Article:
Savina Museum of Contemporary Art in Eunpyeong-gu, northern Seoul (Park Hyun-koo/The Korea Herald)
When the coronavirus hit the country earlier this year, art institutions found themselves suddenly having to cater to audiences who were isolating at home and craving cultural experience.
The pandemic was a completely unexpected situation, with many galleries not prepared for weeks and even months of forced closure.
As museums and galleries scrambled to go online to meet the demands of the new reality, Savina Museum of Contemporary Art in Eunpyeong-gu, northern Seoul, stayed calm, carrying on with what it had been doing for the past decade -- bolstering its online offerings.
The museum has archived more than 70 electronic exhibition books and 29 virtual tours of past exhibitions on its website so that anyone can enjoy the exhibitions anytime, anywhere.
When Savina Lee, director of Savina Museum of Contemporary Art, started strengthening the institution‘s digital content about a decade ago, it was to help people enjoy art when they were unable to visit -- a form of public service.
“It requires a lot of labor, as much labor as it takes to publish a single exhibition book. But I could not ignore people’s desire for art,” Lee said during an interview with The Korea Herald held at the museum last Wednesday.
Savina Lee, director of Savina Museum of Contemporary Art, poses at the museum on Wednesday. (Park Hyun-koo/The Korea Herald)
However, she stuck with the digitization project for another reason: Keeping exhibitions permanently in a digital archive so that the museum can better present its own identity. Savina Museum of Contemporary Art is known for experimenting with unique exhibitions, such as last year’s “Na Na Land: It’s My World,” which explores the changes in consciousness and social phenomena around people who discover their true selves.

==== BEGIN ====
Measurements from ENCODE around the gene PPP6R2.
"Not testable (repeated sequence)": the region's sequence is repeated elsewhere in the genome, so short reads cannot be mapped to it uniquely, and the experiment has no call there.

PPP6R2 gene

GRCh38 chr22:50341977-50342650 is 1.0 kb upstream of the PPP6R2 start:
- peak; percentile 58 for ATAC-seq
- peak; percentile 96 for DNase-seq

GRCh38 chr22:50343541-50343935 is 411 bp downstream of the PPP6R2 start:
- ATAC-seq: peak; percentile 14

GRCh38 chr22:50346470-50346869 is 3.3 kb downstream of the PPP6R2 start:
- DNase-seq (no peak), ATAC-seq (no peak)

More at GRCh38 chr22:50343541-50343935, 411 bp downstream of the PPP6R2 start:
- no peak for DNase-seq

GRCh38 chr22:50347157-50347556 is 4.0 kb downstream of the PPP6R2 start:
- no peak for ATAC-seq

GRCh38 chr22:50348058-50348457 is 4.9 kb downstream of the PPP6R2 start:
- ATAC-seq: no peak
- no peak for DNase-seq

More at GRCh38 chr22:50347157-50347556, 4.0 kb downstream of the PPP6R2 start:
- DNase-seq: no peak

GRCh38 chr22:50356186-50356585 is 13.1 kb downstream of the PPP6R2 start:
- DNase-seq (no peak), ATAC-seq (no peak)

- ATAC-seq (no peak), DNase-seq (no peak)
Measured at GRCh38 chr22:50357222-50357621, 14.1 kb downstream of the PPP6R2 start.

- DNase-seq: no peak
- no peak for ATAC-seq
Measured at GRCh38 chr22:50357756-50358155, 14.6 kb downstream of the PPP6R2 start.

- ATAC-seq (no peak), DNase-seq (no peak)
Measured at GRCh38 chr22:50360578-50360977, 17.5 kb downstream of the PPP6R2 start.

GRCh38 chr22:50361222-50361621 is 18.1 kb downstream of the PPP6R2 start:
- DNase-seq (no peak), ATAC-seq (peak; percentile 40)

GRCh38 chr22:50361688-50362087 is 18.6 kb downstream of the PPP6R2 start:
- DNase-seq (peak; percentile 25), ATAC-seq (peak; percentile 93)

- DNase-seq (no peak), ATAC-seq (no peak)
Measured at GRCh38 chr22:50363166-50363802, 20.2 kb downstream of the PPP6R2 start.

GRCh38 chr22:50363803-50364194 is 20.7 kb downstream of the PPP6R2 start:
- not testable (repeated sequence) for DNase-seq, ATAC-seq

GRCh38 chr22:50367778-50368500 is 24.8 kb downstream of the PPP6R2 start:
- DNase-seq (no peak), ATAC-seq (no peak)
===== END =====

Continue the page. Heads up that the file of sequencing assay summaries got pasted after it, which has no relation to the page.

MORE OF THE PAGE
In 2012, the museum became the first in Korea to join the Google Arts & Culture initiative, an initiative launched to provide virtual experience of the great galleries around the world.
When Lee was elected as the third and fourth director of the Korean Art Museum Association, serving from 2011 to 2016, she stressed the importance of online initiatives, but many of art institutions were skeptical about applying digital technology to museums or galleries.
“Who would have expected a pandemic would halt cultural activities entirely? And how would you guarantee this will not happen again? I think it (digitization) was a little too advanced an idea at the time,” Lee said.
A virtual tour displays past exhibition “Na Na Land: It‘s My World,” which ran from March 14 to July 7, 2019. The exhibition can be viewed anytime through the virtual tour service on the museum’s website. (Screen capture from virtual tour)
Lee does not think online content can replicate and replace the experience that visitors have in visiting a museum in person. However, she thinks the art world should offer both offline and online content.
“There is definitely aura that a great art piece gives off to the audience when they see it, and digital contents will never provide such an experience,” Lee said. “However, they will be complementary, like making a video call when you can’t meet your family and friends in person,” she added.
For a private museum that gets little financial assistance from the government, digitalization was also a survival strategy.
“As a private museum. we cannot compete against major museums over the same thing. We had to get innovative to survive,” she said.
In another first, Savina Museum of Contemporary Art was the first museum in Korea to adopt a mobile docent service, which is now widely available at art museums.
Running an art institute for the past 25 years -- the museum started as a small gallery in 1996 in Jongno-gu, central Seoul, and became a museum in 2002 -- she has witnessed many changes in Korea’s art world.
An installation shows “Serendipity” at Savina Museum of Contemporary Art, which runs until May 30. (Park Hyun-koo/The Korea Herald)
The biggest change is the booming of cultural complexes.
“Now galleries and museums are evolving into places where people can do many things at once -- appreciating artworks, attending small art lectures, watching performances and meeting people at a cafe,” Lee said. “That is what the millennial generation is changing in the art industry.”
However, the art world is slow in adapting to the new demands, according to Lee.
“Many art institutions tend to remain aloof or ‘elegant’ when it comes to dealing in art,” Lee said. “But as a museum, we are providing public goods to the audience. We have to be nimble about what people want and how the world is changing.”
By Park Yuna (firstname.lastname@example.org